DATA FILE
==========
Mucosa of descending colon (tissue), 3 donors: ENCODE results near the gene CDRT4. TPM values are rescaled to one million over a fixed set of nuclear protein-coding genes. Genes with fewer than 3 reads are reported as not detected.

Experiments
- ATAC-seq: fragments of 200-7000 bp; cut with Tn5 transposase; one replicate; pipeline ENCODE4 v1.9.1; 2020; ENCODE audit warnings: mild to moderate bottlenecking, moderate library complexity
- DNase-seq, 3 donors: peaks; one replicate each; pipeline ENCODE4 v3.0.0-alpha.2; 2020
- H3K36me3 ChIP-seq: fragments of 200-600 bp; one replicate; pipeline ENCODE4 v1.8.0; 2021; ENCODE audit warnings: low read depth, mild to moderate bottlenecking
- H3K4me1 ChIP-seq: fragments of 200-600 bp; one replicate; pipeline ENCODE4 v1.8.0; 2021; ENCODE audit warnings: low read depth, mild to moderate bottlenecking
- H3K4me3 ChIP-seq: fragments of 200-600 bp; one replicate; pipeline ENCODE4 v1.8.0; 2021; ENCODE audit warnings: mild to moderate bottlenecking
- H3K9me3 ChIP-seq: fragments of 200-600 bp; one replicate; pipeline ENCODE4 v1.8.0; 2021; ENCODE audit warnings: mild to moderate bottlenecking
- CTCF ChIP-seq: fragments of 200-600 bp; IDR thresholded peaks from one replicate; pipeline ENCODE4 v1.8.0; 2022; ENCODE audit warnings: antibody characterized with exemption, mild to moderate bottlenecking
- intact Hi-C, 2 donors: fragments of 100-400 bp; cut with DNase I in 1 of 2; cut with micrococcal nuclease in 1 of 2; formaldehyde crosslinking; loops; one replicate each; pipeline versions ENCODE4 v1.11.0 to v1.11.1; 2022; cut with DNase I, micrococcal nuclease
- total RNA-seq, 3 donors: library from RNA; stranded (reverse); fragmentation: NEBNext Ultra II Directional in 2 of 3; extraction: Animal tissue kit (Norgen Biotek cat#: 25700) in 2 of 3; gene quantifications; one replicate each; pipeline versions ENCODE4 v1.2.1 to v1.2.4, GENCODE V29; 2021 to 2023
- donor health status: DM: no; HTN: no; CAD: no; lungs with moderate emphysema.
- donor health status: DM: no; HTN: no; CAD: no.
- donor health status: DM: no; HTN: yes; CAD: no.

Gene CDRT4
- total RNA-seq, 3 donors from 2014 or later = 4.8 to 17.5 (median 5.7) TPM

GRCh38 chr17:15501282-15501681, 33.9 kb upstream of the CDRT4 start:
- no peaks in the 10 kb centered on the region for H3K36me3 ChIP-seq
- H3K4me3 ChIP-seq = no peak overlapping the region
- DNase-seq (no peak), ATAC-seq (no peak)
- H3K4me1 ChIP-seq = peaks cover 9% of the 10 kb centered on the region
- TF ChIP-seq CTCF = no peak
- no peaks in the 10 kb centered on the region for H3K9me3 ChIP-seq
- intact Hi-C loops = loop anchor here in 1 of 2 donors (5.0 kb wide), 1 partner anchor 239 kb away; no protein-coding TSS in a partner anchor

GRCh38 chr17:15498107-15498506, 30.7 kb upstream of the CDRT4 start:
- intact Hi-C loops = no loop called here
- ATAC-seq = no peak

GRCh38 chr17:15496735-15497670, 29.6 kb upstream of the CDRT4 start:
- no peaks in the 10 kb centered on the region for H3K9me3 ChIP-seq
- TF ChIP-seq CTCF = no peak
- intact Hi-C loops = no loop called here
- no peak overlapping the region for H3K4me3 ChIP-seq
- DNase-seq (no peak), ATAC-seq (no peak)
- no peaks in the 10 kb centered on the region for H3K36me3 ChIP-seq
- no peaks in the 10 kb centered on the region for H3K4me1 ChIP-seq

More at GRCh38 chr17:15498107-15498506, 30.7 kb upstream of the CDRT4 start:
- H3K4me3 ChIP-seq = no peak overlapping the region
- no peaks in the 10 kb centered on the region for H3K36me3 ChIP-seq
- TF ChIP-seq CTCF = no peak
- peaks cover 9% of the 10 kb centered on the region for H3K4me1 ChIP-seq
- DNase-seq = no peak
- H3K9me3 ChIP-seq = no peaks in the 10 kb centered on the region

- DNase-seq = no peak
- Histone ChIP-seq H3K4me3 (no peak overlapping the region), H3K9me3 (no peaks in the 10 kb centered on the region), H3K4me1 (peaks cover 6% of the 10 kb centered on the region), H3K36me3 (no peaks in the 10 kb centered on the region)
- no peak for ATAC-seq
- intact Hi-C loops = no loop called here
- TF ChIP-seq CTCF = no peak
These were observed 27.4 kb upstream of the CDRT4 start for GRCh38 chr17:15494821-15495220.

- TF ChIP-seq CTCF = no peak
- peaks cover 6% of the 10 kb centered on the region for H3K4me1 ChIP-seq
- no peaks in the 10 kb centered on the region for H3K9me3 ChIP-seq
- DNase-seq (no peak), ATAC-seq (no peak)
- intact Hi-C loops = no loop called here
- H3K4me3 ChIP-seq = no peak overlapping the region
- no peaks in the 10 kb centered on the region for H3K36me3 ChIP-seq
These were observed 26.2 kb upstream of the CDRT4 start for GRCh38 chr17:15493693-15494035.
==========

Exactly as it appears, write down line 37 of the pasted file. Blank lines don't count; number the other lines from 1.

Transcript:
- H3K4me3 ChIP-seq = no peak overlapping the region